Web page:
The research also shows a steady drop in the amount of paper entering the organization for 44 percent of respondents and a rapid drop for 9 percent.
The "Paper-Free in 2016, Are We There Yet?" report is a result of an August survey of 199 members of the AIIM community.
“The once elusive concept of paper-free business operations is today a real possibility and real progress has been made over the past 12 months. It remains unrealistic to think that all business processes and transactions will be paper-free in the near future, but there are definitely certain processes where paper can be removed,” Bob Larrivee, chief analyst at AIIM said in a statement.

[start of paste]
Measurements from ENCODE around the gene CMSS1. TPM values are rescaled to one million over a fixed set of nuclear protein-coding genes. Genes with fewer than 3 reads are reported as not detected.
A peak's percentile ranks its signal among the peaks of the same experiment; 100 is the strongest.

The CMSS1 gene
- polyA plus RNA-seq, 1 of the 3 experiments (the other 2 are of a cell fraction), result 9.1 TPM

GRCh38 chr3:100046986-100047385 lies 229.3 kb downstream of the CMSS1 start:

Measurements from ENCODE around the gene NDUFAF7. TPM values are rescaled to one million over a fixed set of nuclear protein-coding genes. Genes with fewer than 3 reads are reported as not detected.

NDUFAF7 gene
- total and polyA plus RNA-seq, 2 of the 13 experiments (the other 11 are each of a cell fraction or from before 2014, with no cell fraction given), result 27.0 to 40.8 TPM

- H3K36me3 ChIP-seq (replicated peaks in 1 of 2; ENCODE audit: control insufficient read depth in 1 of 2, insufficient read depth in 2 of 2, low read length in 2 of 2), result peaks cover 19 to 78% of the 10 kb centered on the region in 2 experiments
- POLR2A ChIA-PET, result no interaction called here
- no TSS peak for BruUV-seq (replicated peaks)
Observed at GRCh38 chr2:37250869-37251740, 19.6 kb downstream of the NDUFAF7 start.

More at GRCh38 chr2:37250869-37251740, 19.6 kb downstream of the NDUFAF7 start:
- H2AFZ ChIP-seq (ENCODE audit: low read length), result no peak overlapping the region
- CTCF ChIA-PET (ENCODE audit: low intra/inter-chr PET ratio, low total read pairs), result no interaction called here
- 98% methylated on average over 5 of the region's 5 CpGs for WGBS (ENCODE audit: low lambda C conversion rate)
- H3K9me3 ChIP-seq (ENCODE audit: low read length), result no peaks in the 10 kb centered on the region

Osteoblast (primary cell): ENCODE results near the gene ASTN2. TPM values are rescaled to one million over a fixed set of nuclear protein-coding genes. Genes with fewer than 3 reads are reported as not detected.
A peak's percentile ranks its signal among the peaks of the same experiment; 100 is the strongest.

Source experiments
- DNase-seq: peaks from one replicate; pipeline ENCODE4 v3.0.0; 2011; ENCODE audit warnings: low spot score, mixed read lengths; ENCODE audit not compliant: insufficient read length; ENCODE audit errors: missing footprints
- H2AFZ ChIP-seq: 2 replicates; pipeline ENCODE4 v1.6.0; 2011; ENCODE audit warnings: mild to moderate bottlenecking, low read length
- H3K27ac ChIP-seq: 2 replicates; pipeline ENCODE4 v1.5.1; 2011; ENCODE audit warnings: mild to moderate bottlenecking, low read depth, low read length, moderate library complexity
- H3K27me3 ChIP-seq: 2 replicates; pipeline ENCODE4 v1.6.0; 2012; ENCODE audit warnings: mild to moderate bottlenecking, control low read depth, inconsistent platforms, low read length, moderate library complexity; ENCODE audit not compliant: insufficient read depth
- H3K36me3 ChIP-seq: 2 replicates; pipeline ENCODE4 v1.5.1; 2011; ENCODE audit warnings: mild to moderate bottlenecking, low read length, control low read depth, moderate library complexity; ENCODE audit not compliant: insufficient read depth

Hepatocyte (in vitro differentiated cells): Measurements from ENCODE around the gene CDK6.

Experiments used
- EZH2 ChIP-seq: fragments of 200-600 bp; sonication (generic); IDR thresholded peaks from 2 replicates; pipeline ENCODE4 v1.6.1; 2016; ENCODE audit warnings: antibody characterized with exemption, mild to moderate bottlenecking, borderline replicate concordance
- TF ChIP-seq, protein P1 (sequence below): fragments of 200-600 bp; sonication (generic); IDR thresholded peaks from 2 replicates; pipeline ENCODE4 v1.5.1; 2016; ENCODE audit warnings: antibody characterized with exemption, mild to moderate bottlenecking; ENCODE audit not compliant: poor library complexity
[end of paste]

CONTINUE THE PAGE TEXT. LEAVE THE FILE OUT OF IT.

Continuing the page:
It points to a number of processes and business functions that have been particularly effective in reducing the use of paper, notably human resources and recruitment (49 percent). Other areas include:
- Employee lifecycle (48 percent)
- Accounts Payables (41 percent)
- Accounts Receivables (39 percent).
But at the end of the day, people and their paper-loving ways remains the main problem. Note taking (47 percent) and lack of C-Suite initiatives (47 percent) are the biggest offenders, while 39 percent said they weren’t aware of paper free options.
M-Files Research Confirms Paper Problems
The AIIM report findings were confirmed by research from Dallas-based M-Files, which also appeared in the past week. The results show 81 percent of the hundreds of workers surveyed online by M-Files are carrying out at least one print job per day.